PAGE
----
Games (and, to be fair, movies) tend to lack somewhat in the originality department. Developers find something that works and stick to it, and frankly it’s all gotten a little monotonous for me. I don’t mean broad strokes such as FPS (or what my dad calls “walking gun games” #dadjokes) or elves and dwarves in fantasy games, but more the various gimmicks, styles and trends which show up consistently in those genres. This is a list of my five worst, but there are many, many more. So, I show you mine you show me yours. Deal?
Okay, I have to admit, kicking a first aid kick with a steel-toed boot while getting shot in the back with a rocket launcher isn’t exactly the most realistic portrayal of healing, but it does beat the hell out of sitting behind a tree for 7 seconds.
The good old days of collecting health and armour are gone, now every modern soldier is apparently also Wolverine. The bad-ass Hugh Jackman variety too, not the hobo in yellow pyjamas.
I will admit that a game in which you take 50 damage and have to take two weeks off for a virtual recovery isn’t ideal (if I wanted to wait several days every time I died I’d just play Counter-Strike), but surely someone can think of something a little better.
Worst offender: Call of Duty
Come on guys, it’s time for a little honesty. Yes, we all really liked Wii Tennis for about four days. We all wanted the Kinect to have more use to us than it does the NSA. We probably all want to forget about the Playstation Move. But we all wanted motion control to be good, we really, really did.
But it’s not, is it?
It’s awkward, it’s boring, it’s for the most part poorly utilised and it just all seems like too much effort. We want to sit on a couch, controller in hand, TV to the front. Almost everything that’s attempted to mess with that formula has ended poorly – just ask Nintendo how that whole tablet screen-in-your-controller thing is working out for them.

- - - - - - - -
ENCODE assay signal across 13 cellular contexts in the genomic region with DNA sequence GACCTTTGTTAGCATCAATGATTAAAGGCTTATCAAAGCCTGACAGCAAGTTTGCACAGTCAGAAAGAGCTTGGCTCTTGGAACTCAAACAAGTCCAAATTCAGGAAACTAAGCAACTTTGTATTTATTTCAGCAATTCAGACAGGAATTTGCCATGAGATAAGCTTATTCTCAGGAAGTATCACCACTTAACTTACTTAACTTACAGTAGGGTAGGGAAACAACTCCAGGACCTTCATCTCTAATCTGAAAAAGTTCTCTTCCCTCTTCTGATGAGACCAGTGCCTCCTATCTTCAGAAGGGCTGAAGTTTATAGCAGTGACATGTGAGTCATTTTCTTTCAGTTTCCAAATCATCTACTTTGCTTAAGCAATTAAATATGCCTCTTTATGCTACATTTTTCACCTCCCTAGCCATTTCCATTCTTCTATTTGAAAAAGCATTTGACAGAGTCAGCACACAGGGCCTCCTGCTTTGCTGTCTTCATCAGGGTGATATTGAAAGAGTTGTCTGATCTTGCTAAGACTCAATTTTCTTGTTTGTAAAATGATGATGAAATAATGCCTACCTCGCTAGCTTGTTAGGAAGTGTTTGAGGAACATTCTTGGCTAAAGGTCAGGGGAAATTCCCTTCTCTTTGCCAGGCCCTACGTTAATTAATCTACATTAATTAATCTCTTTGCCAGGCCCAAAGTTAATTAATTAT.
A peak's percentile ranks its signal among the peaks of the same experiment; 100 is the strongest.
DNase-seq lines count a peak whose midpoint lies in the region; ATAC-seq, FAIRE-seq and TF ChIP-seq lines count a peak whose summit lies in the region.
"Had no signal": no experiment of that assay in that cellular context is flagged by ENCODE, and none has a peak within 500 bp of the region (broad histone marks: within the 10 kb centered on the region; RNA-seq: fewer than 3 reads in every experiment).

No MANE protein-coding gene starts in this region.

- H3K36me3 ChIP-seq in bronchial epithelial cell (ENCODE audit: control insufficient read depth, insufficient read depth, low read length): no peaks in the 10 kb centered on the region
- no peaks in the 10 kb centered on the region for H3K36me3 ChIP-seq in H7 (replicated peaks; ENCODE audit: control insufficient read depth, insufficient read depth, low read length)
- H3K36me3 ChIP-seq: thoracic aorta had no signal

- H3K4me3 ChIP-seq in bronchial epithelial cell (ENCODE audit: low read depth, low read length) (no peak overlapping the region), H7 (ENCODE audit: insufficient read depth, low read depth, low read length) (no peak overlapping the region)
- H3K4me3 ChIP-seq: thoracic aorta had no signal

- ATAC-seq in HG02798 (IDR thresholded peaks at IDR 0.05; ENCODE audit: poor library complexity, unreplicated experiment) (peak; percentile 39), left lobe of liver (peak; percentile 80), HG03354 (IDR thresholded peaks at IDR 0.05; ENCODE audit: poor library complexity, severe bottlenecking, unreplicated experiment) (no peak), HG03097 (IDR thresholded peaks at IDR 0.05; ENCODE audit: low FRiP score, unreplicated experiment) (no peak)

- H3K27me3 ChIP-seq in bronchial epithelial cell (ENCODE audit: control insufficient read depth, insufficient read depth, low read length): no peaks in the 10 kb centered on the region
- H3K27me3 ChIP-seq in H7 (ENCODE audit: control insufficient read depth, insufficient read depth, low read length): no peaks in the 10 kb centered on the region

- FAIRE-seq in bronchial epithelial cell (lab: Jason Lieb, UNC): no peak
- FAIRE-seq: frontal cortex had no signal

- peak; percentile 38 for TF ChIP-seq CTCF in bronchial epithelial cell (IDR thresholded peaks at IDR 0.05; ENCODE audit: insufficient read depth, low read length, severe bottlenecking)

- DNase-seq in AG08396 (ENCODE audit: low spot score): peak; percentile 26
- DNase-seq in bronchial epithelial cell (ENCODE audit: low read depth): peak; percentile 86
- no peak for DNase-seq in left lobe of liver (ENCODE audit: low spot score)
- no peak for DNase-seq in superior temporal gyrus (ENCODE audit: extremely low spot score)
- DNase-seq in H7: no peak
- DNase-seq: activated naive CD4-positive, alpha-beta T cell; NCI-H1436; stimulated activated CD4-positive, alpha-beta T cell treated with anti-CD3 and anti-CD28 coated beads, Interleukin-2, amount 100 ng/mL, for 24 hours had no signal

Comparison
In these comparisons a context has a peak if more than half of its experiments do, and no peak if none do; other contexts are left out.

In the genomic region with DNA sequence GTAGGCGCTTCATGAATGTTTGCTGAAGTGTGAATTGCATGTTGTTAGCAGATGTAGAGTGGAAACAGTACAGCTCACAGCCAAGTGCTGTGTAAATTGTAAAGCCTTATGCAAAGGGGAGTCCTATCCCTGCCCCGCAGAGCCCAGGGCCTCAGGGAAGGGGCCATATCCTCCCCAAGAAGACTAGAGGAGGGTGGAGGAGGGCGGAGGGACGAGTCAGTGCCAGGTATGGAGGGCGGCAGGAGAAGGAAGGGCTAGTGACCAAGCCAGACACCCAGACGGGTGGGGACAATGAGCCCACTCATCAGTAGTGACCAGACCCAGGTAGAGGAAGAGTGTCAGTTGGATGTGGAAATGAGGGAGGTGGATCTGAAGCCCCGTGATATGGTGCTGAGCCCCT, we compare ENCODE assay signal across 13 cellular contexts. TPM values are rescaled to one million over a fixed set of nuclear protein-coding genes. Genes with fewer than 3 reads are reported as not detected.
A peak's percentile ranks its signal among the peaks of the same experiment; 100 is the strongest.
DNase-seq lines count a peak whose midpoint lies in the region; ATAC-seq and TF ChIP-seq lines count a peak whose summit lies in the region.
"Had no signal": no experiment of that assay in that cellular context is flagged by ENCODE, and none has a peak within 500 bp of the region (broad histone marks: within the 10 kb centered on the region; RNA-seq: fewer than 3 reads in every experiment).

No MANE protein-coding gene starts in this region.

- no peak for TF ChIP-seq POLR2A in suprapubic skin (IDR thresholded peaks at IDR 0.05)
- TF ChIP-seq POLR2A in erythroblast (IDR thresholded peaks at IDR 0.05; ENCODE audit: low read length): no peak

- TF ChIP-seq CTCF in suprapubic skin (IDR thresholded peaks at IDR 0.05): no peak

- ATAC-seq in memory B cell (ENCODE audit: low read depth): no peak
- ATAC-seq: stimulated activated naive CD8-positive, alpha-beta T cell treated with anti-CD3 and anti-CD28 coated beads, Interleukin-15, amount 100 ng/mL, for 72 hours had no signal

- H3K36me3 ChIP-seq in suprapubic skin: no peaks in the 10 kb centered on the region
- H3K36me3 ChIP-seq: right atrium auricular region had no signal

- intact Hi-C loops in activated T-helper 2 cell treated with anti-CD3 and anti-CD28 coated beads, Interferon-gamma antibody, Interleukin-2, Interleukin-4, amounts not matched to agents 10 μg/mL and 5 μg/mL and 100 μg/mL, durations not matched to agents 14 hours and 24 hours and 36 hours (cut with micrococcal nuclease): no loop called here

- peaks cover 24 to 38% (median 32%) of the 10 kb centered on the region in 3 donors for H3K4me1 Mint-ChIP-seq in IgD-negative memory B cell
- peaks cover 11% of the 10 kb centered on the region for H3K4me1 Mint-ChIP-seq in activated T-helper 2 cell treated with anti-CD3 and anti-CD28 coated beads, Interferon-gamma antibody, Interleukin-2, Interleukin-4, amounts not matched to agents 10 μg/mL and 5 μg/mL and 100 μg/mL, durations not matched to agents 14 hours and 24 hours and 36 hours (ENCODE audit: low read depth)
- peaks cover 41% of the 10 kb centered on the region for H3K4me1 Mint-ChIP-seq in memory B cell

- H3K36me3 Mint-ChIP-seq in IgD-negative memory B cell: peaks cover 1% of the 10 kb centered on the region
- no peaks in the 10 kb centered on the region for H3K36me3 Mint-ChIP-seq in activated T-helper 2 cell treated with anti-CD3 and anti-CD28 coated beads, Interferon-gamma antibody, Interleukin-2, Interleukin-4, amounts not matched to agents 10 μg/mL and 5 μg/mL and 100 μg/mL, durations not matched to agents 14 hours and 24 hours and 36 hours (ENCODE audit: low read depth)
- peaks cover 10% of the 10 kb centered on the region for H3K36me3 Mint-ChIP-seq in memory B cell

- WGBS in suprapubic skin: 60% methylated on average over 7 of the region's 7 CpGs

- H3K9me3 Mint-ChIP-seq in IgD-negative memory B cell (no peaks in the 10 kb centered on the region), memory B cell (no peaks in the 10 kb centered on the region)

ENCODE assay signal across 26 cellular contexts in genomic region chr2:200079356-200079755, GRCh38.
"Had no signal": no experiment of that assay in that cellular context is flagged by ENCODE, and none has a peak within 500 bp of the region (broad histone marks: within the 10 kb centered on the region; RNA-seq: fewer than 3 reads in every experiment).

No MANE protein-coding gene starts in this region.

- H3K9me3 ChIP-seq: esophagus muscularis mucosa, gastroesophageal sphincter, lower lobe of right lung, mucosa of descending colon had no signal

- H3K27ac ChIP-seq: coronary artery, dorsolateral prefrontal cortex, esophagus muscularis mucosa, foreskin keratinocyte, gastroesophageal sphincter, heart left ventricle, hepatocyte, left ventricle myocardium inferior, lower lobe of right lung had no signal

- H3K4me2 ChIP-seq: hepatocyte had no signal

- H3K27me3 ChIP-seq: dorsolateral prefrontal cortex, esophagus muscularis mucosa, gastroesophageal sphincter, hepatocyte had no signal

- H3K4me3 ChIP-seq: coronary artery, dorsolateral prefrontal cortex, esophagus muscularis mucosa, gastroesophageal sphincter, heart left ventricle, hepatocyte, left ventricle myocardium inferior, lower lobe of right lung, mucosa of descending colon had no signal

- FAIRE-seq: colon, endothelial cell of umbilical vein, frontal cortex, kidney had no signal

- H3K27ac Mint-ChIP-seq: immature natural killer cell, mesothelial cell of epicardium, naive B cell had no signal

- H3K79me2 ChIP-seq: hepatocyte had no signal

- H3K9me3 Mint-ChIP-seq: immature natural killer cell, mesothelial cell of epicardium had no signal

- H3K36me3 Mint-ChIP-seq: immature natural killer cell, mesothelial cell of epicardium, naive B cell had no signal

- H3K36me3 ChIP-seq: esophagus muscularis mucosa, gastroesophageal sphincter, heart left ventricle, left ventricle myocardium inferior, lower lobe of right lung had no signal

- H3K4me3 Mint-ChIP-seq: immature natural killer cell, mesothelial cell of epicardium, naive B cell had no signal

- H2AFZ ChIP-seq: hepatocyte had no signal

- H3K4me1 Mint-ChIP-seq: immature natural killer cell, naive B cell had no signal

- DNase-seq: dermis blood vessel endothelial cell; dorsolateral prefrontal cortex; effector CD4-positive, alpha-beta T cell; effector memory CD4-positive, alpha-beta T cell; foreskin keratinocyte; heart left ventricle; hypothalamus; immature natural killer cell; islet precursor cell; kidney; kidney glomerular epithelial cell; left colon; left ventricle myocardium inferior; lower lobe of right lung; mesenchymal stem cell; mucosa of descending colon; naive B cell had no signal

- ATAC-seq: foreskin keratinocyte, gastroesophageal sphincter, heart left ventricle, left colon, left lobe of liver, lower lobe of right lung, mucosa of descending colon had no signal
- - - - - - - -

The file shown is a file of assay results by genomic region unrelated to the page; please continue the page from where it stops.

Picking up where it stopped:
Worst offender: Pretty much all of them
Seriously, who actually ever wants to play one of these? Even if you don’t know a damned thing about the game, these are generally overly long, tedious and straight up boring.
They’re also generally unskippable. No, I really don’t need you to teach me to jump, crawl through a tunnel and shoot little cardboard cutouts.
Hell, even if it takes me seven clips to barely nick two of the cardboard men, somehow I’m still ready for a highly specialised tactical mission minutes later.
I suppose as long as there’s something sturdy to hide behind, I’ll be okay.
Worst offender: DotA 2
Okay, let’s get one thing straight – when Half-Life did this it was cool. It’s every game after that killed it.
These are the people you see sharing coffee and a joke behind the office window. The group of people huddled together singing songs in a sealed room as you roam a post-apocalyptic wasteland. That creepy ghost girl fingerpainting on that mirror in blood.
And you. Trudging along without even so much as a nod of appreciation for your hard efforts in saving the world and all of its inhabitants.
It was interesting when we first saw it in Half-Life, seeing the environment and its various interactions playing out around us. It was original and it added to the immersion.
Now it’s kind of just annoying, just a bunch of people who can likely help us who can’t be bothered to open the door or so much as acknowledge our existence.
Worst offender: Half-Life series (but they’re still allowed to do it)
Magic, Magic Everywhere
I’ve never really been much of a fantasy guy. Or, to tell you the truth, that much of an RPG guy, except for a few gems that really take hold.
One thing I have noticed, however, is that basically every character from the barbarian type to the legit mages can shoot fireballs out of their asses. It doesn’t really matter if you kill things with an axe, magic is everywhere and thus you’ll absorb some of it.
It wasn’t until I read a fantasy novel like Game of Thrones that I realised magic can actually be a lot more awesome when it’s not so heavy-handed. For those of you familiar with the TV series/novels, you’ll notice that magic is rare and revered, something unique and special.
In games it often just feels like lazy design – when possibilities are infinite as they are with magic, it’s easy to come up with a new spell or ability. Pick the stats you want for it, then attach some arbitrary animation. Done.
I’d like to see a game that makes very minimal use of magic, so that when we do see it, it’s a pretty damned big deal.
Worst offender: Diablo series